The Sossusvlei may be known for its vast expanse of giant dunes, but what makes them even more impressive is their colour composition. The presence of iron oxides in the sand coupled with innumerable particles of garnet gives the dune its brilliant hue. The shades vary according to the age of the dunes, and the older the dune the brighter the sand’s colour. These varying shades of red are the highlight of the Sossusvlei and they define the stark beauty of the Namib Desert. The dunes do not look the same at different times during the day, as the sun plays on the colour of sand. The Sossusvlei is a hub for several die hard photographers who have captured and immortalised the timeless beauty of the dunes and the Vlei.

The Sossusvlei is a formidable, enormous and stunning region of deposited sand causing the particles to form dunes for thousands of centuries. The dunes that surround the clay pan and the pan itself are the pride of the Namib Desert and are a major tourist attraction.

Wednesday, February 5, 2014

Namibia Reservations Tour Consultant Office Chatter

Some chatter from our consultants and their daily office lives. Here is what they have to say and also a little bit of sillyness in th office.

The nicest to be a consultant:

When clients return from tour, and their feedback is positive. The comments clients give them makes them feel happy and that they did a good job.

When doing an itinerary, and the client ask consultants opinion and choosing to follow their advice over their own. That firstly gives the consultants the confidence about their knowledge and secondly creates a relationship between the client and consultant and makes the work so much pleasant.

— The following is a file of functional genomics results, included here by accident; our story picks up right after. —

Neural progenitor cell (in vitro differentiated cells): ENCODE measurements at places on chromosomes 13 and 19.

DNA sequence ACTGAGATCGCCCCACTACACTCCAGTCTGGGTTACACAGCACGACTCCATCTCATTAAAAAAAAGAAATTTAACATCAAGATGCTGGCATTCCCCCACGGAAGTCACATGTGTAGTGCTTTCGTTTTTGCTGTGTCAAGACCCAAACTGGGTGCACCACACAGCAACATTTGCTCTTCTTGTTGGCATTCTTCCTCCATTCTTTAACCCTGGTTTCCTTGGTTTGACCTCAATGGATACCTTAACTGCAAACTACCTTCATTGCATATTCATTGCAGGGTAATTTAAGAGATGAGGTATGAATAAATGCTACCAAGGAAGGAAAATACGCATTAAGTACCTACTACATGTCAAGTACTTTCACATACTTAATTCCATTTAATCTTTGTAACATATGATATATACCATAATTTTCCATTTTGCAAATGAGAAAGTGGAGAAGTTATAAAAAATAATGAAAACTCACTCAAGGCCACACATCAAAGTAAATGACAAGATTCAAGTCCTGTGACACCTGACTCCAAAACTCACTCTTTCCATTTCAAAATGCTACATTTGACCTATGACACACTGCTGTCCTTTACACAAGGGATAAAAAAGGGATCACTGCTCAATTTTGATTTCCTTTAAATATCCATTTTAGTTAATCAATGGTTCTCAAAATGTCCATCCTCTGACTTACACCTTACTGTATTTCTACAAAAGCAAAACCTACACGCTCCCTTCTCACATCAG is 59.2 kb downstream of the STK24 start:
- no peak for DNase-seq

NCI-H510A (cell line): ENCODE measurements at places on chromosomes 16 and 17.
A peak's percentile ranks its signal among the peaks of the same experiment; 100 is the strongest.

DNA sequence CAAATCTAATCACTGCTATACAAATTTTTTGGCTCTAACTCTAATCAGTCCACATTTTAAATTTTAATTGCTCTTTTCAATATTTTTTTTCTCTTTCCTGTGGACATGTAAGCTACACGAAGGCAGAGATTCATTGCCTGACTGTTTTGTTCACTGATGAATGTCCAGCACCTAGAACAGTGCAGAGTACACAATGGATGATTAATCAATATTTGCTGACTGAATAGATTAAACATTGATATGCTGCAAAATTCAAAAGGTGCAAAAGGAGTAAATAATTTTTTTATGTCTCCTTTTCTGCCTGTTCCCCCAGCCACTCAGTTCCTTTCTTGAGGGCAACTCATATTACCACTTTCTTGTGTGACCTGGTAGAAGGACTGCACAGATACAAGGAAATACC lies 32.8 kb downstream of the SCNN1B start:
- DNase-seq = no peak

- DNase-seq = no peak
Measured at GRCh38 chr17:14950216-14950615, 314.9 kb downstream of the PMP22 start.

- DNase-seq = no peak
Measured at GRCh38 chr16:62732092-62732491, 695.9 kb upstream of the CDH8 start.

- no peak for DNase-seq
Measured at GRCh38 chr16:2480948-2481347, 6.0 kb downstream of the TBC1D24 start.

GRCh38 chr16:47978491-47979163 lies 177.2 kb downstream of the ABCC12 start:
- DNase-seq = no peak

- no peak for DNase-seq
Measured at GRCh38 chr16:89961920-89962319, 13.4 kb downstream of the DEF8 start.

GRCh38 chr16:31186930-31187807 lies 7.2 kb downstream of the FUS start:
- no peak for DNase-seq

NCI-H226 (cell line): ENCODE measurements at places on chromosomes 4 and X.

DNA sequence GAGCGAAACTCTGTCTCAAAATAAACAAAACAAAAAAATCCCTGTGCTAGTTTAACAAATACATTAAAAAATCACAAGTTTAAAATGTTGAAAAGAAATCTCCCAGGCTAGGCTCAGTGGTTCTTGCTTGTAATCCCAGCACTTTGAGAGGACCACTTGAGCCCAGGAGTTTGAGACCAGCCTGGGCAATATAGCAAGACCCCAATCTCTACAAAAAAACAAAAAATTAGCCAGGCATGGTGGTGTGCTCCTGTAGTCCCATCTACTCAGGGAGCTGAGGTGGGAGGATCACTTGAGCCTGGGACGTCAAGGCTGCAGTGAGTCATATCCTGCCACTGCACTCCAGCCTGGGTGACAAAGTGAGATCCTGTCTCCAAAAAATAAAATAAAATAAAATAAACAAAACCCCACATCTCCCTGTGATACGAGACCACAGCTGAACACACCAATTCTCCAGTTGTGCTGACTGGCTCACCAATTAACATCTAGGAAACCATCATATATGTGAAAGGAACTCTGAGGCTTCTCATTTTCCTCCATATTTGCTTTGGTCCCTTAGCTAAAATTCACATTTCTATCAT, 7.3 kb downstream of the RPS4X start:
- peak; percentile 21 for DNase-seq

And that in turn gives the consultant and makes the work so much pleasant. And that in turn gives the consultant motivations, to want to give advice to the clients

Etosha National Park - Fairy Tale Forest

This unique forest is about 32 kilometres west of Okaukuejo and covers an area of approximately one square kilometre. The fairy-tale tree (Moringa ovalifolia) is to be found in Namibia only and occurs from Naukluft in the south to Kunene Region in the north. What makes the Fairy-Tale Forest unique is that the trunks of these trees are particularly knobbly except on the Halali hills where their trunks are fairly smooth and upright. The trees usually only grow on the slopes of mountains and hills and Etosha is the only place where the trees grow in such numbers on the plains.

The San People described them as upside-down trees, since they believed the trees were thrown out of paradise in anger and landed upside-down.
Moringa ovalifolia
The genus Moringa consists of 9 species. These are found in southern Africa, north-eastern Africa, Madagascar and India. The only endemic southern African species, Moringa ovalifolia, is an inhabitant of northern Namibia and south-western Angola. This species is a smooth-stemmed, stem-succulent tree growing up to 7 metres tall. This species is very common on the many granitic and dolomitic hills of northern Namibia.
The species M. oleifera Lam. has been introduced to the western parts of southern Africa from India and is well established in eastern Zimbabwe. In South Africa it is encountered in the Northern Province and KwaZulu-Natal, where it is highly prized for its edible leaves and horse-radish-flavoured roots.
Regrettably these trees are enjoyed by the many elephants of the Park and many have been destroyed.

Tuesday, February 4, 2014

Namibia Reservations - Client Feedback

This Feedback was send by clients and it is  about the Tour Consultants at Namibia Reservations.!!!!!!! Enjoy !!!!!!!!!

Sheelagh  Hansen:
Kind Service
Jolitta Jansen van Rensburg: 
Jolitta Janse Van Rensburg - Tour Consultant
Thank you so much for your time and trouble it is greatly appreciated. Thank you also for all the nice and kind Wishes.
Jason Chau: